What is the Cost of Website Downtime?
It’s important to keep your website running at all times because the second it goes down, you begin to lose money. How much, though, are you actually losing? That’s a tough question to answer, but one that business owners need to think about, especially ones that rely heavily on their websites to generate revenue.
In 2013, Amazon’s website went down for one hour, costing the company an estimated $1.86 million in revenue. Now, that’s an extreme example because there are not many companies on the web that make what Amazon makes, but it shows how important reducing downtime can be.
When your website goes down, your business suffers in three primary ways. First, your customers cannot interact with you – whether it’s buying a certain product, using a specific service, or gaining information about your business for another revenue-generating event. Your company must also spend resources to get the site back up and running, which can divert internal resources from growth opportunities.
An outage also hurts your company’s overall brand. No one feels good about a company if its site is down. It looks unprofessional and adds doubt. You likely have competitors in your industry, and your website being down is an invitation for customers to seek them out. Customers may forgive a short outage once, but routine outages compound the problem.
The same is true for search engine optimization. A down website can hurt your SERP (search engine results page), making it harder for customers to find you through an organic search and costing you business.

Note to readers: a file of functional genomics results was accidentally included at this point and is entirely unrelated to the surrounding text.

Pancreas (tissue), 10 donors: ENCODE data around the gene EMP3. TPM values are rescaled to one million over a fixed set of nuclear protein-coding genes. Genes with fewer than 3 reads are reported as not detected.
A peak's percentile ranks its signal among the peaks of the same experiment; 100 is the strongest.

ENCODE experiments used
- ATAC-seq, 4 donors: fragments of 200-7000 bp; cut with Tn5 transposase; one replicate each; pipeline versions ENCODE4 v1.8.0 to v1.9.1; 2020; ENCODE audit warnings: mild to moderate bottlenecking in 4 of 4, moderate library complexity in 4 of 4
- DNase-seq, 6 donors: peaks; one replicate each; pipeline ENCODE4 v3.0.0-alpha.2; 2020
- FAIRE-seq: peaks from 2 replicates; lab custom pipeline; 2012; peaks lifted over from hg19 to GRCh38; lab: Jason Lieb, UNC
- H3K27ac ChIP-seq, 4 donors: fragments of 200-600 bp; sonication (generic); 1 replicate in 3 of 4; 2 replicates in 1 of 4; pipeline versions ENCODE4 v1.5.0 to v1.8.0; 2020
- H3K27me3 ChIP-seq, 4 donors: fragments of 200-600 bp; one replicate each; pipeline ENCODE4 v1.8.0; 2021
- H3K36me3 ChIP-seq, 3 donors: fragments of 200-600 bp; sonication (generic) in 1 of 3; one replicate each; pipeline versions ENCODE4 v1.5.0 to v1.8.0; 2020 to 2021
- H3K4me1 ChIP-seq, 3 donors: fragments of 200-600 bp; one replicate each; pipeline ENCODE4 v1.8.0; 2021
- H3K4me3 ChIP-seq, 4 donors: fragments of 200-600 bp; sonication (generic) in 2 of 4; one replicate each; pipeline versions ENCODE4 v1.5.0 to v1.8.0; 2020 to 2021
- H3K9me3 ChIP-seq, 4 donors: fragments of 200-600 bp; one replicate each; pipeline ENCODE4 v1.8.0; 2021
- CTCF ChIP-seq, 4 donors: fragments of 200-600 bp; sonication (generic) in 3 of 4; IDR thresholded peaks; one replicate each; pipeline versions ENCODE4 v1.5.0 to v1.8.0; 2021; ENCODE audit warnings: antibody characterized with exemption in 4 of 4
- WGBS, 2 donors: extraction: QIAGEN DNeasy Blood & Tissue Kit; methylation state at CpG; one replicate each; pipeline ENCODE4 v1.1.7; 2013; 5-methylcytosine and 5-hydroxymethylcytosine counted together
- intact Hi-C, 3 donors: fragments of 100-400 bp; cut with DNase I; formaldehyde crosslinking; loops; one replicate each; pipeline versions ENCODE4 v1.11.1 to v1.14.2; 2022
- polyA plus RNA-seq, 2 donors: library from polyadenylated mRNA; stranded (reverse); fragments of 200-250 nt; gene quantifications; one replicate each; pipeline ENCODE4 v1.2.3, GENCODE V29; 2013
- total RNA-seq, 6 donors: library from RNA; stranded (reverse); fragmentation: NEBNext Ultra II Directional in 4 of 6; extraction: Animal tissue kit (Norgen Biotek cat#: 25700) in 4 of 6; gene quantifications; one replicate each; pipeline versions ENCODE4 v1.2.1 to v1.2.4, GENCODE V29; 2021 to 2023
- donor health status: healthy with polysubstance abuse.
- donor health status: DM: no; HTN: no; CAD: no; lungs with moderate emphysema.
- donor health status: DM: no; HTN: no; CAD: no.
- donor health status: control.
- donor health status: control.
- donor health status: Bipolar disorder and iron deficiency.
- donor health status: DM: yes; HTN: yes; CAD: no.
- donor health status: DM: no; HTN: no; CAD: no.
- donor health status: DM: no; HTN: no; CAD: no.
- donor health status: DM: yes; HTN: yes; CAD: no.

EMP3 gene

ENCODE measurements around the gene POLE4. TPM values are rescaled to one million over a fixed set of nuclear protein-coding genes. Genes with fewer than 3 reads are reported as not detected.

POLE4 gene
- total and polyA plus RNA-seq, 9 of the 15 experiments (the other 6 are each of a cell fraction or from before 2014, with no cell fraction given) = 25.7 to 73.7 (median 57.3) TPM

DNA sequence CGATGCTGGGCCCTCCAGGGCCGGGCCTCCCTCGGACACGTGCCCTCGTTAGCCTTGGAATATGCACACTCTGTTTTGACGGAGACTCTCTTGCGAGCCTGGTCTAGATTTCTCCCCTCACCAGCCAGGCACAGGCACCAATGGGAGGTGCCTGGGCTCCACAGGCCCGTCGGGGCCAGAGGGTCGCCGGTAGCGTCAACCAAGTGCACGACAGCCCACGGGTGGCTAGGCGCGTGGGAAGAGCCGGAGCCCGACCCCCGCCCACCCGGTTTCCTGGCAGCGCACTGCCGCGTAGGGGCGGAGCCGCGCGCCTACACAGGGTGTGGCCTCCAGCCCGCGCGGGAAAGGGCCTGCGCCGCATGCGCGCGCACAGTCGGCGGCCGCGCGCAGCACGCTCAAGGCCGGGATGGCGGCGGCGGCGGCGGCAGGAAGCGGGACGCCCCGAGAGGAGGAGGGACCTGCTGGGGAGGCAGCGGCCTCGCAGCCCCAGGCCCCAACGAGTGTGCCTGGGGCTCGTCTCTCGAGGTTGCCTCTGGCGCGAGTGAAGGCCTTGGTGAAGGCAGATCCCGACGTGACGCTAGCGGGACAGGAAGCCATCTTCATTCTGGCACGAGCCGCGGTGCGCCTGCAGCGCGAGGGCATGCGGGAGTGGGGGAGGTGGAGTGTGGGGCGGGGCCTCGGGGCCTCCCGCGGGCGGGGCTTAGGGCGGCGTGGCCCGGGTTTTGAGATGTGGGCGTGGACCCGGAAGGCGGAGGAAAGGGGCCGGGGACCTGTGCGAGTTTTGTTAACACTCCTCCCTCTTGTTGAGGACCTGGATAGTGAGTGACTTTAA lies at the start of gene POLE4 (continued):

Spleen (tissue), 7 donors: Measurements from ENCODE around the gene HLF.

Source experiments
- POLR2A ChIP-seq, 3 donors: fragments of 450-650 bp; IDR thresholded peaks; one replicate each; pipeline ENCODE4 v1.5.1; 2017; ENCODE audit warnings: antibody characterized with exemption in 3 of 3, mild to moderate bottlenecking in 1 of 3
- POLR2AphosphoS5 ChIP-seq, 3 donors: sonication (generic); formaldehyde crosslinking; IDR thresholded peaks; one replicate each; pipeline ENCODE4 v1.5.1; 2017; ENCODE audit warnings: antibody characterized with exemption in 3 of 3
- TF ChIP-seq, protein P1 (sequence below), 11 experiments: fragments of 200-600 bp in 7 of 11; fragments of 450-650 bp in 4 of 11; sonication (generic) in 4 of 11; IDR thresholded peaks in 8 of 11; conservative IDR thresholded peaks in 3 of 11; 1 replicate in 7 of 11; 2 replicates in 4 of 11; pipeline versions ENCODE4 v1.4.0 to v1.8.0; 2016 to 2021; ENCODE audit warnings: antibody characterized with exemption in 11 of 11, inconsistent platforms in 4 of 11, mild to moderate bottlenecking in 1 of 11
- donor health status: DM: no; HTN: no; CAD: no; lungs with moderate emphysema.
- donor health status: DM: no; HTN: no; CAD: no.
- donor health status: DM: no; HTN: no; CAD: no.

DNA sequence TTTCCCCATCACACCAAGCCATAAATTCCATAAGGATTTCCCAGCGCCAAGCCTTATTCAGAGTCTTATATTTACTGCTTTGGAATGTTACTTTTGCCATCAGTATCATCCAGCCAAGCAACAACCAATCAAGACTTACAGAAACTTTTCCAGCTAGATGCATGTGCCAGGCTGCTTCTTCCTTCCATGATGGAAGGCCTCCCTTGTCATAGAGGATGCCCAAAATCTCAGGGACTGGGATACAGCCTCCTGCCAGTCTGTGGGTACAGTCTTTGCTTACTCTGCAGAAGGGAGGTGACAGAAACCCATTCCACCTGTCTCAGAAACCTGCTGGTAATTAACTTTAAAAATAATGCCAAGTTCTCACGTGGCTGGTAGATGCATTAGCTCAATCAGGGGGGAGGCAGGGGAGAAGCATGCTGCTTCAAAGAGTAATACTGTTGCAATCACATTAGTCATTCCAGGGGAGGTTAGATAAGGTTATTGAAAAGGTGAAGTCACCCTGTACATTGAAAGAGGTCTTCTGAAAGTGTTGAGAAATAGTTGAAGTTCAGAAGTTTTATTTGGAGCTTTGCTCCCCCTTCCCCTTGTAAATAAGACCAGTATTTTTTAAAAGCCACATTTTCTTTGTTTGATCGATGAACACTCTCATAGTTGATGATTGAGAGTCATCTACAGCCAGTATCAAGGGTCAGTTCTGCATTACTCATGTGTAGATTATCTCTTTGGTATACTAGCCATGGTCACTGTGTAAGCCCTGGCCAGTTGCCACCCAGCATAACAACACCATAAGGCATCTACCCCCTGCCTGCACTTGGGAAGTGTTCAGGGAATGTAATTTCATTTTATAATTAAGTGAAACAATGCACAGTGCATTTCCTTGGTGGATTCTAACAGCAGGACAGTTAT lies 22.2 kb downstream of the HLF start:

While all these factors add up, the simplest way to calculate the cost of website downtime is through revenue. Let’s assume that your company’s quarterly revenue is $250,000. Divide that number by 2160, the number of hours in a 90-day quarter. For this scenario, it means that a down website costs approximately $115 per hour. Now, if you work for a bigger company or one that leverages the web more, that number can be significantly higher, as demonstrated by the prior example of Amazon’s website being down for just an hour.
As you can see, there are a lot of factors that impact the cost of website downtime. While our simple equation is slightly crude, it provides a good starting point for internal discussion. It also shows the importance of keeping your website running at peak efficiency, as any downtime equates to a loss for your company.
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